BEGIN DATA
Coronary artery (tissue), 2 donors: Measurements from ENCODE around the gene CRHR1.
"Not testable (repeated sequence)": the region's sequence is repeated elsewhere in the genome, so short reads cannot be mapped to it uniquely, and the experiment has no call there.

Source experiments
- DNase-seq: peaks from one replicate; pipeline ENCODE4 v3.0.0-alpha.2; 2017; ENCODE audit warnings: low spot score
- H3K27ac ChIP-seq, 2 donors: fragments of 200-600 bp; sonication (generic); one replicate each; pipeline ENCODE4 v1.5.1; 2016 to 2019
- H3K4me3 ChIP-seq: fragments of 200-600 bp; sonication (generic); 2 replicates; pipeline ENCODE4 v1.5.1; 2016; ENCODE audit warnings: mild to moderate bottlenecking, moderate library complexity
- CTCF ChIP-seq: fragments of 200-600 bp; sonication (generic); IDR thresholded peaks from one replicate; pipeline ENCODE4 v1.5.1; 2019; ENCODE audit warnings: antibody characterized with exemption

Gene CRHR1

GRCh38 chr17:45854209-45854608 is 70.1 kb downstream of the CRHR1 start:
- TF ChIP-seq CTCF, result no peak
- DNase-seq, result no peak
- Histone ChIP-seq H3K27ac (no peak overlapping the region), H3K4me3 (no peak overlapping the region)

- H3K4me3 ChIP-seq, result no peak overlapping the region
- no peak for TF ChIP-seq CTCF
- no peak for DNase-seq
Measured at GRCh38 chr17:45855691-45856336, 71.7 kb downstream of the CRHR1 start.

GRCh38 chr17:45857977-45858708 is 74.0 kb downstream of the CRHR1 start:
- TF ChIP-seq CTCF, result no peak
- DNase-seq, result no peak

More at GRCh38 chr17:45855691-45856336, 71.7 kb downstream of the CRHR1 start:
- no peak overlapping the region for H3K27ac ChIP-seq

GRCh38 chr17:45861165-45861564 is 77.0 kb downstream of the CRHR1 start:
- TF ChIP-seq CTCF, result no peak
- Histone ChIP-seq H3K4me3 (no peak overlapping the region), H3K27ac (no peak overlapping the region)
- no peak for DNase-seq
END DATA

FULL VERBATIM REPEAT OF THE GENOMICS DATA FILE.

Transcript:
Coronary artery (tissue), 2 donors: Measurements from ENCODE around the gene CRHR1.
"Not testable (repeated sequence)": the region's sequence is repeated elsewhere in the genome, so short reads cannot be mapped to it uniquely, and the experiment has no call there.

Source experiments
- DNase-seq: peaks from one replicate; pipeline ENCODE4 v3.0.0-alpha.2; 2017; ENCODE audit warnings: low spot score
- H3K27ac ChIP-seq, 2 donors: fragments of 200-600 bp; sonication (generic); one replicate each; pipeline ENCODE4 v1.5.1; 2016 to 2019
- H3K4me3 ChIP-seq: fragments of 200-600 bp; sonication (generic); 2 replicates; pipeline ENCODE4 v1.5.1; 2016; ENCODE audit warnings: mild to moderate bottlenecking, moderate library complexity
- CTCF ChIP-seq: fragments of 200-600 bp; sonication (generic); IDR thresholded peaks from one replicate; pipeline ENCODE4 v1.5.1; 2019; ENCODE audit warnings: antibody characterized with exemption

Gene CRHR1

GRCh38 chr17:45854209-45854608 is 70.1 kb downstream of the CRHR1 start:
- TF ChIP-seq CTCF, result no peak
- DNase-seq, result no peak
- Histone ChIP-seq H3K27ac (no peak overlapping the region), H3K4me3 (no peak overlapping the region)

- H3K4me3 ChIP-seq, result no peak overlapping the region
- no peak for TF ChIP-seq CTCF
- no peak for DNase-seq
Measured at GRCh38 chr17:45855691-45856336, 71.7 kb downstream of the CRHR1 start.

GRCh38 chr17:45857977-45858708 is 74.0 kb downstream of the CRHR1 start:
- TF ChIP-seq CTCF, result no peak
- DNase-seq, result no peak

More at GRCh38 chr17:45855691-45856336, 71.7 kb downstream of the CRHR1 start:
- no peak overlapping the region for H3K27ac ChIP-seq

GRCh38 chr17:45861165-45861564 is 77.0 kb downstream of the CRHR1 start:
- TF ChIP-seq CTCF, result no peak
- Histone ChIP-seq H3K4me3 (no peak overlapping the region), H3K27ac (no peak overlapping the region)
- no peak for DNase-seq